Local transportation leaders are asking FDOT to consider reducing lanes of East Busch Boulevard after more than a dozen of deaths.
Between 2010 and 2016, there were 105 incapacitating and deadly crashes on East Busch Boulevard between Nebraska Avenue and 56th Street, according to the Hillsborough Metropolitan Planning Organization. Fifteen of those crashes were deadly, six of which were the death of a person walking or cycling.
"Baby, I pray every day before I leave the house," one cyclist told ABC Action News.
He said the cars barely acknowledge pedestrians.
"They have no regard for human life or safety," he said.
In a letter to the Florida Department of Transportation, the Hillsborough MPO says that while having six lanes open during rush hour on East Busch Blvd., for the remaining 20+ hours of the day, the lanes aren't being used as much and contribute to speeding, severe t-bone crashes and walking and biking crashes.
Pedestrians tell us people are going so fast that even when they cross at signal-protected crosswalks, cars often will not stop.
"Some of them don't even stop," said Annie Maxwell, who often walks along Busch Blvd. "Some of them do. It's very dangerous and you have to be very careful crossing."
This letter comes after FDOT studied this East Busch Blvd. corridor, where state transportation leaders looked at ways to reduce congestion, improve operations, and enhance safety on the corridor. FDOT also looked at the impact of reducing the lanes from six to four lanes.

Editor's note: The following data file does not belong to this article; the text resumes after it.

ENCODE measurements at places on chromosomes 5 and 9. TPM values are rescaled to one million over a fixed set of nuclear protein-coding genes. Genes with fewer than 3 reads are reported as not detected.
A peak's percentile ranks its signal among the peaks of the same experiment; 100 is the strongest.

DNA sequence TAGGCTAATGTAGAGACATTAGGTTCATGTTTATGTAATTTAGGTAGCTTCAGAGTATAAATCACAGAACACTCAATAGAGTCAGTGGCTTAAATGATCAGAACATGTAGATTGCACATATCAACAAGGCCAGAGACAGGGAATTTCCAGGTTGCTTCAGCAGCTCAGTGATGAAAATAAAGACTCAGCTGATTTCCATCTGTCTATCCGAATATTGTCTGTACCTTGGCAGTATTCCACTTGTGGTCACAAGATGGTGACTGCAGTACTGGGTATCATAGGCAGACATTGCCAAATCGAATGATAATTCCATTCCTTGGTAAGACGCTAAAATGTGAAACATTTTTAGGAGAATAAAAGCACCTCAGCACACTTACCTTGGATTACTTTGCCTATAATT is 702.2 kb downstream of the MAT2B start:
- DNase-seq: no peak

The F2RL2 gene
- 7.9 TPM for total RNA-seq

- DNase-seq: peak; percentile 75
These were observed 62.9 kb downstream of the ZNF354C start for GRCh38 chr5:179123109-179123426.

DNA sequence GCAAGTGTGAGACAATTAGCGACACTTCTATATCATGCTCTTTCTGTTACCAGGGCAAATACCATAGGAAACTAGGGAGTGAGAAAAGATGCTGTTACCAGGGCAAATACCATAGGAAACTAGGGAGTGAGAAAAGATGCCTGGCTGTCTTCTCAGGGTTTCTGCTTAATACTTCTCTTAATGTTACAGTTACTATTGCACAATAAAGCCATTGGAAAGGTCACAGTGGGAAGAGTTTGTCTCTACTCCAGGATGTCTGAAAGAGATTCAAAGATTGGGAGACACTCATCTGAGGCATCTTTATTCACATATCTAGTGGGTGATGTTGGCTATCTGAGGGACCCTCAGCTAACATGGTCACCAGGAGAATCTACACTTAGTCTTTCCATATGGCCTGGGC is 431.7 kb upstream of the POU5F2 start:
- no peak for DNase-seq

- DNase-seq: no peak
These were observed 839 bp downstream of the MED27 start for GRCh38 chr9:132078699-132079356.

The study found reducing the lanes would not be a recommended option because all six lanes are needed to handle the current and future congestion levels on the corridor, FDOT said.
However, The MPO has asked now asked FDOT to look for more ways to reduce the speed, and to further consider a lane reduction opportunity in spite of the impacts to congestion.
FDOT will be meeting with the MPO in the coming weeks to discuss next steps and additional follow-up studies.
In some cases, FDOT has reduced lanes to make conditions safer.
They recently approved a lane reduction on N 40th Street between I-4 and Hillsborough Avenue. The road was six lanes and FDOT plans to reduce it to four lanes and using the extra space to create a buffered bike lane.
N 40th Street carries only 26,500 vehicles per day and FDOT determined that the corridor could function acceptably as a four-lane road based on current and future traffic demand.
The 40th Street project is under construction and should be completed before the end of the year.
In comparison, East Busch Blvd is six lanes and carries 48,000 vehicles per day, which is nearly double the traffic on 40th Street, FDOT said.
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